- SPOILERS: This post contains spoilers from the HBO documentary ‘Mommy Dead and Dearest.’
My husband and I cuddled up on the couch on Saturday evening to watch Mommy Dead and Dearest, the HBO documentary about the murder of Dee Dee Blancharde and the accused, her own daughter Gypsy Rose Blancharde. Not the most romantic date night for sure, but intersting nontheless. Gypsy endured one of the worst cases of Munchausen Syndrome by Proxy, a mental illness and form of abuse in which a caregiver intentionally makes their dependent ill, ever to be recorded. After watching the documentary, I read this article detailing what Gypsy plans to do after being released from prision. In addition to considering culinary and cosmotology school, Gypsy had this to say as told by her step-mom Kristy:
She had told me that one day, she hopes when she gets out, that she wants to be able to grow a family. And she had mentioned that to one of her cellmates, and her cellmate said, “Well, aren’t you too scared to raise your child like your mom did?” And she said, “What I have learned is how to not raise my child how my mom raised me. I am learning how to raise my child by [Kristy,] my mom I have now. With compassion, and with love, and being honest, and being there for your child for all the right reasons.”
-Anna Gragert & Rachel Sanoff, hellogigles.com
Despite the grizzly tale of Gypsy’s life, her comments here scare me more. About 30% of abused and/or neglected children will grow up to later abuse their own children. You might reason that Gypsy stands a 70% chance of not abusing her future children to which I say, why take that chance?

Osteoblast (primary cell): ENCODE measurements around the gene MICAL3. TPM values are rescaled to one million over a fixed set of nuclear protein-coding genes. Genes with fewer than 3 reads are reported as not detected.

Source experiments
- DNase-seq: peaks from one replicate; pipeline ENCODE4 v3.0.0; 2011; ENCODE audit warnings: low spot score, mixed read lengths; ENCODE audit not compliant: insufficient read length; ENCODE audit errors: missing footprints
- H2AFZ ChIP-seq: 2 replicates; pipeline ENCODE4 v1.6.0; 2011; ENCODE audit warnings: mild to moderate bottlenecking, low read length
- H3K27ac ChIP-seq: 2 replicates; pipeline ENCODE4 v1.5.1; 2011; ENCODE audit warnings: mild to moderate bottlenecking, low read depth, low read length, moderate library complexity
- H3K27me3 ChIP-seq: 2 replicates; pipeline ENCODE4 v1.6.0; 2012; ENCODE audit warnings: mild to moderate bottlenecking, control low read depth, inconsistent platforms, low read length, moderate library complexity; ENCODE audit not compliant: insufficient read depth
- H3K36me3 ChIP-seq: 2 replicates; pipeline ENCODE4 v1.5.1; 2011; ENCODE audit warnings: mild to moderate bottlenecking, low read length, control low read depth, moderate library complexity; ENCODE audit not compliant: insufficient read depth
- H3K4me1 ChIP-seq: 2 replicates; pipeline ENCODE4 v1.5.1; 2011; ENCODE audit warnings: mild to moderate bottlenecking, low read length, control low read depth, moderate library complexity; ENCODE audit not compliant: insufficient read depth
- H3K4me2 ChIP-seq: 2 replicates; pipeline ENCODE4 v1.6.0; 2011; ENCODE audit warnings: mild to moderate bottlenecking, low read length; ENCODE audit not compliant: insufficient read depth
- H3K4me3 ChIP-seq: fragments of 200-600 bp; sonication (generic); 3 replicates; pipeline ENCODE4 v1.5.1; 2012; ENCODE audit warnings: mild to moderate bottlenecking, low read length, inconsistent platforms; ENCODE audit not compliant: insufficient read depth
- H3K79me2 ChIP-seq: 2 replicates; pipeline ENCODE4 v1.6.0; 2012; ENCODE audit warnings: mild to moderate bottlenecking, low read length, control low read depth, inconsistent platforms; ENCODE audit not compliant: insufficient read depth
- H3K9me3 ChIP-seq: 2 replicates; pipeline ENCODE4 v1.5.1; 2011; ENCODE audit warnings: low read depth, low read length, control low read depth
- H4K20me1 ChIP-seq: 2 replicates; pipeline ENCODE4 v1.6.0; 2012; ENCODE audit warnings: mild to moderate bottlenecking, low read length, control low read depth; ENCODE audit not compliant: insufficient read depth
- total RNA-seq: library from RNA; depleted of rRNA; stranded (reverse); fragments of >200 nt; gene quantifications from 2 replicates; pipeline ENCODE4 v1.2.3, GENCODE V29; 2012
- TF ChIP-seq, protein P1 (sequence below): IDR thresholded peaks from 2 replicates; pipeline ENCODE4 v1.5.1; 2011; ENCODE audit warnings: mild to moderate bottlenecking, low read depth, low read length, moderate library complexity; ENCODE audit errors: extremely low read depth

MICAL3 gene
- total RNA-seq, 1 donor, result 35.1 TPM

Righting Childhood Wrongs: The Right Way & The Wrong Way
When I have kids, I’m going to do things differently than my parents. This sentiment is not uncommon but is it healthy?
In most cases they explain that having a baby seemed to offer a respite from the pain of unloving parents or rejecting relationships with lovers or spouses…The real problem, of course, is that the burden of supplying love is shifted onto the child who is supposed to be emotional first aid for the parent. That is a recipe for disaster.
-Peg Streep, 6 Terrible Reasons for Anyone to Have a Child, Psychology Today
You cannot relive your childhood vicariously through your children simply because they are not you. There are no guarantees that children will fill your emotional void or mend your psychological wounds. Instead of trying to right childhood wrongs by having children, why not invest in self-care?
Mental Illness Doesn’t Disappear
Many of you know my struggle with anxiety and intermittent depression. My mental health is one of the (big) reasons I’m childfree. About 85% of women will experience a negative mood shift after giving birth. About 10 to 15% will go on to experience serious depression/anxiety known as postpardum depression. Although rare, some women also develop postpardum pyschosis.
Women who have had major depression in the past have a higher risk of becoming depressed in pregnancy, especially if they stopped taking antidepressant medication while trying to become pregnant.